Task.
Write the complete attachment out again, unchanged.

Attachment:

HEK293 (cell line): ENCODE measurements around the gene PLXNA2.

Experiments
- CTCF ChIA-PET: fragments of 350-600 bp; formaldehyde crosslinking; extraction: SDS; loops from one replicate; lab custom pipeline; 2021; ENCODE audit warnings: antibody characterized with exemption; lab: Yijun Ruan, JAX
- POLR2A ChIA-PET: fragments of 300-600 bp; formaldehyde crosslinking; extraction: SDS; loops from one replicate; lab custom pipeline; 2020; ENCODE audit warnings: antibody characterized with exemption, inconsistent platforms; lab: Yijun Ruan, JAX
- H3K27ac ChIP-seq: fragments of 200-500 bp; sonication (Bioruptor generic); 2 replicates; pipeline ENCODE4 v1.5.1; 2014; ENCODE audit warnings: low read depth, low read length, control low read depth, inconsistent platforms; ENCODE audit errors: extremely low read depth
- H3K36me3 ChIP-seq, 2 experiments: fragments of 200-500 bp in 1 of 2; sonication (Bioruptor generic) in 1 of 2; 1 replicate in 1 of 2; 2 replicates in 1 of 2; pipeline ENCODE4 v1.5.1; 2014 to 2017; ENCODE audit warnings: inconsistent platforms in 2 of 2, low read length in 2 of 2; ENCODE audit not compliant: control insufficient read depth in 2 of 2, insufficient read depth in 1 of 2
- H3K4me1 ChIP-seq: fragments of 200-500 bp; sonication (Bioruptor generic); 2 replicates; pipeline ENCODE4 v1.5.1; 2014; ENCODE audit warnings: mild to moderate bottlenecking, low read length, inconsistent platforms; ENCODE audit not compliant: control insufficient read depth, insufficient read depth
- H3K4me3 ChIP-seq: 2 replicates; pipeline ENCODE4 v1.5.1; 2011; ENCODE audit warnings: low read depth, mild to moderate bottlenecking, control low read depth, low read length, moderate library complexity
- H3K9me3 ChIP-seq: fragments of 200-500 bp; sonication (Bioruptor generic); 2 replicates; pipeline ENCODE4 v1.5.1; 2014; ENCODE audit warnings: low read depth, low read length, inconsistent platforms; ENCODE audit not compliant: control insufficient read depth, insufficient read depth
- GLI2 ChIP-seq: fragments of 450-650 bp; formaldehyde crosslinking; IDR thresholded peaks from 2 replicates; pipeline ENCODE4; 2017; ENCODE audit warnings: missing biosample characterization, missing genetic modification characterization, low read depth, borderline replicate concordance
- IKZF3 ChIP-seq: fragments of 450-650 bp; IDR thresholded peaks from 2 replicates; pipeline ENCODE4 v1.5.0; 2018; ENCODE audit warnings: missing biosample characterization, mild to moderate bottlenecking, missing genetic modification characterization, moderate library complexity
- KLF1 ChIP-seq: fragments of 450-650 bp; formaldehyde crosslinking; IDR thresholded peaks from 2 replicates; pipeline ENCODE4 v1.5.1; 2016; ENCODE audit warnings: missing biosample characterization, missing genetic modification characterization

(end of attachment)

HEK293 (cell line): ENCODE measurements around the gene PLXNA2.

Experiments
- CTCF ChIA-PET: fragments of 350-600 bp; formaldehyde crosslinking; extraction: SDS; loops from one replicate; lab custom pipeline; 2021; ENCODE audit warnings: antibody characterized with exemption; lab: Yijun Ruan, JAX
- POLR2A ChIA-PET: fragments of 300-600 bp; formaldehyde crosslinking; extraction: SDS; loops from one replicate; lab custom pipeline; 2020; ENCODE audit warnings: antibody characterized with exemption, inconsistent platforms; lab: Yijun Ruan, JAX
- H3K27ac ChIP-seq: fragments of 200-500 bp; sonication (Bioruptor generic); 2 replicates; pipeline ENCODE4 v1.5.1; 2014; ENCODE audit warnings: low read depth, low read length, control low read depth, inconsistent platforms; ENCODE audit errors: extremely low read depth
- H3K36me3 ChIP-seq, 2 experiments: fragments of 200-500 bp in 1 of 2; sonication (Bioruptor generic) in 1 of 2; 1 replicate in 1 of 2; 2 replicates in 1 of 2; pipeline ENCODE4 v1.5.1; 2014 to 2017; ENCODE audit warnings: inconsistent platforms in 2 of 2, low read length in 2 of 2; ENCODE audit not compliant: control insufficient read depth in 2 of 2, insufficient read depth in 1 of 2
- H3K4me1 ChIP-seq: fragments of 200-500 bp; sonication (Bioruptor generic); 2 replicates; pipeline ENCODE4 v1.5.1; 2014; ENCODE audit warnings: mild to moderate bottlenecking, low read length, inconsistent platforms; ENCODE audit not compliant: control insufficient read depth, insufficient read depth
- H3K4me3 ChIP-seq: 2 replicates; pipeline ENCODE4 v1.5.1; 2011; ENCODE audit warnings: low read depth, mild to moderate bottlenecking, control low read depth, low read length, moderate library complexity
- H3K9me3 ChIP-seq: fragments of 200-500 bp; sonication (Bioruptor generic); 2 replicates; pipeline ENCODE4 v1.5.1; 2014; ENCODE audit warnings: low read depth, low read length, inconsistent platforms; ENCODE audit not compliant: control insufficient read depth, insufficient read depth
- GLI2 ChIP-seq: fragments of 450-650 bp; formaldehyde crosslinking; IDR thresholded peaks from 2 replicates; pipeline ENCODE4; 2017; ENCODE audit warnings: missing biosample characterization, missing genetic modification characterization, low read depth, borderline replicate concordance
- IKZF3 ChIP-seq: fragments of 450-650 bp; IDR thresholded peaks from 2 replicates; pipeline ENCODE4 v1.5.0; 2018; ENCODE audit warnings: missing biosample characterization, mild to moderate bottlenecking, missing genetic modification characterization, moderate library complexity
- KLF1 ChIP-seq: fragments of 450-650 bp; formaldehyde crosslinking; IDR thresholded peaks from 2 replicates; pipeline ENCODE4 v1.5.1; 2016; ENCODE audit warnings: missing biosample characterization, missing genetic modification characterization